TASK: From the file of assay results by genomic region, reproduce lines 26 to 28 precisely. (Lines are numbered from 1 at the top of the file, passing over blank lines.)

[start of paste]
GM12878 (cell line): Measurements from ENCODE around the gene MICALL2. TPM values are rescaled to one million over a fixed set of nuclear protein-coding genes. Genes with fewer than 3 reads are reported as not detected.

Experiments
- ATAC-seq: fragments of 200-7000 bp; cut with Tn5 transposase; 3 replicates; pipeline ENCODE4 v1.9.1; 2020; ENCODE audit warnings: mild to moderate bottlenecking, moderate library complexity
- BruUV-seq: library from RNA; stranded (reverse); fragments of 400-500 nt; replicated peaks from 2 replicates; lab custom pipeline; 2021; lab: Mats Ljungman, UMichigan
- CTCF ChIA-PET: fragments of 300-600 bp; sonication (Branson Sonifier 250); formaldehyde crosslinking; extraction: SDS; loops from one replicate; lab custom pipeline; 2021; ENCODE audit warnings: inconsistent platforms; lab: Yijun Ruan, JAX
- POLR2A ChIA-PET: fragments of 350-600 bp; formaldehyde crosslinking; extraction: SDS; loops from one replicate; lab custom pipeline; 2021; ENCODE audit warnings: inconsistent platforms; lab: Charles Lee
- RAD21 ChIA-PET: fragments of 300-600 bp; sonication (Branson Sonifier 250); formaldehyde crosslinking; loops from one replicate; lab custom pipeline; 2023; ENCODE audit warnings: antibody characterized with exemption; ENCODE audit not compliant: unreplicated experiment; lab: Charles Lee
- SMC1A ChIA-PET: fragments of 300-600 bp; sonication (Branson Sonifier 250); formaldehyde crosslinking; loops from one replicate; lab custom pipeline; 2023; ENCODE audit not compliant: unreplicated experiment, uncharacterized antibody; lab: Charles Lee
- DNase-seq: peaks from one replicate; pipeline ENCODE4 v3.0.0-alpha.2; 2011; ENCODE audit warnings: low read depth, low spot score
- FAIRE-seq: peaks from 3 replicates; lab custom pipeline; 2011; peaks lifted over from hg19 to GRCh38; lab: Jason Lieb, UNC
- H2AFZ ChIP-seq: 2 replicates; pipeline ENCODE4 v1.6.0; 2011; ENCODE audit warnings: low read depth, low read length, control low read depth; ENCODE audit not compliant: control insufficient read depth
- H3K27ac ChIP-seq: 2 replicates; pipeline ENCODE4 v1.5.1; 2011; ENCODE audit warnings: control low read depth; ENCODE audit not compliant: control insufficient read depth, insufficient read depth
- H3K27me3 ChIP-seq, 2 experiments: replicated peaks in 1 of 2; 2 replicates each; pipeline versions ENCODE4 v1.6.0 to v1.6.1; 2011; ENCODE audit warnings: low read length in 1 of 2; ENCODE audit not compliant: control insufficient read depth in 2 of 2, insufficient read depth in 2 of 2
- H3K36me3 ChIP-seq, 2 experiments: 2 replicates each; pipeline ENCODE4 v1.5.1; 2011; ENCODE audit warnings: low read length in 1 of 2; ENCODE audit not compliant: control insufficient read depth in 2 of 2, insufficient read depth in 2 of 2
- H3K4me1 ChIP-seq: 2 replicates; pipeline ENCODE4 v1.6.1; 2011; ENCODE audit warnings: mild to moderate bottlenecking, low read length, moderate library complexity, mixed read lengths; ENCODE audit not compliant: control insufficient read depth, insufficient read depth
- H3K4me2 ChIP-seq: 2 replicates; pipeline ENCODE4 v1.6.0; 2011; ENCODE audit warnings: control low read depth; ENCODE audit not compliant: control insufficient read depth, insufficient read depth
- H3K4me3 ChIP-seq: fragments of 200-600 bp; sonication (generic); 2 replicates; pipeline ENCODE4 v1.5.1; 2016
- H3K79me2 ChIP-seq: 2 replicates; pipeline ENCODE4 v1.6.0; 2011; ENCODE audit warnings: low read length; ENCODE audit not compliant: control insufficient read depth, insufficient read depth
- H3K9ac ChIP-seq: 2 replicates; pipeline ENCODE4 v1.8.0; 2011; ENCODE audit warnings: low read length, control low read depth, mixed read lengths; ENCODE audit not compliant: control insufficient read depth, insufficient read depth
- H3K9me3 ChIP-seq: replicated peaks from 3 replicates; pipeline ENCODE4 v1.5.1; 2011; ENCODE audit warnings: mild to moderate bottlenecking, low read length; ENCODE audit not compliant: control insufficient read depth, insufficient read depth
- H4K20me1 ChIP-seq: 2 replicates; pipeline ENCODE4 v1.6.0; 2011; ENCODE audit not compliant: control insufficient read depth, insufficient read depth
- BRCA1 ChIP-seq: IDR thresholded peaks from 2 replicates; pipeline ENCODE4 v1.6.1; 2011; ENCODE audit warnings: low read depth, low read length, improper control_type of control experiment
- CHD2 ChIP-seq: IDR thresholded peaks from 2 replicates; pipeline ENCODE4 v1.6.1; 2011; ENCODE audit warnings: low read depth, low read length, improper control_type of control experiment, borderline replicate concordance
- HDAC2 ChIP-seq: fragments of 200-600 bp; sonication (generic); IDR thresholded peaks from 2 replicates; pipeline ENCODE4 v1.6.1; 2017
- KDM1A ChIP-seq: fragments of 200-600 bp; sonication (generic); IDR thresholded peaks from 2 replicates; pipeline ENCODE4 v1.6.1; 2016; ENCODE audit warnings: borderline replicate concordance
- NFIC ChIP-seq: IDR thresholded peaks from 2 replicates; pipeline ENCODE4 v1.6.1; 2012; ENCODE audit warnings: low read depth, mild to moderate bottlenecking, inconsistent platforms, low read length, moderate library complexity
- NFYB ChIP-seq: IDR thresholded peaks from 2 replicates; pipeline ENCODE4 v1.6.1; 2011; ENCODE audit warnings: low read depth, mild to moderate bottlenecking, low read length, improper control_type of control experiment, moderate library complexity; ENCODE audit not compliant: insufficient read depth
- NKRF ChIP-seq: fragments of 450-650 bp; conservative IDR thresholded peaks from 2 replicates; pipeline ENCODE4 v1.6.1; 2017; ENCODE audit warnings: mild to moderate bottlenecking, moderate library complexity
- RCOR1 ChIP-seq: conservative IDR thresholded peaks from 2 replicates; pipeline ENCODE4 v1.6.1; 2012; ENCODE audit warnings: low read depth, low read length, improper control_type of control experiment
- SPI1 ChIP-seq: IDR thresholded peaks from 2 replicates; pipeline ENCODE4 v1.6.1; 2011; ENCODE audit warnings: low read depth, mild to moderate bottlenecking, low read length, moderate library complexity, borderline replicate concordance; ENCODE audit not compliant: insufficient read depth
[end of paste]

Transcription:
- NFIC ChIP-seq: IDR thresholded peaks from 2 replicates; pipeline ENCODE4 v1.6.1; 2012; ENCODE audit warnings: low read depth, mild to moderate bottlenecking, inconsistent platforms, low read length, moderate library complexity
- NFYB ChIP-seq: IDR thresholded peaks from 2 replicates; pipeline ENCODE4 v1.6.1; 2011; ENCODE audit warnings: low read depth, mild to moderate bottlenecking, low read length, improper control_type of control experiment, moderate library complexity; ENCODE audit not compliant: insufficient read depth
- NKRF ChIP-seq: fragments of 450-650 bp; conservative IDR thresholded peaks from 2 replicates; pipeline ENCODE4 v1.6.1; 2017; ENCODE audit warnings: mild to moderate bottlenecking, moderate library complexity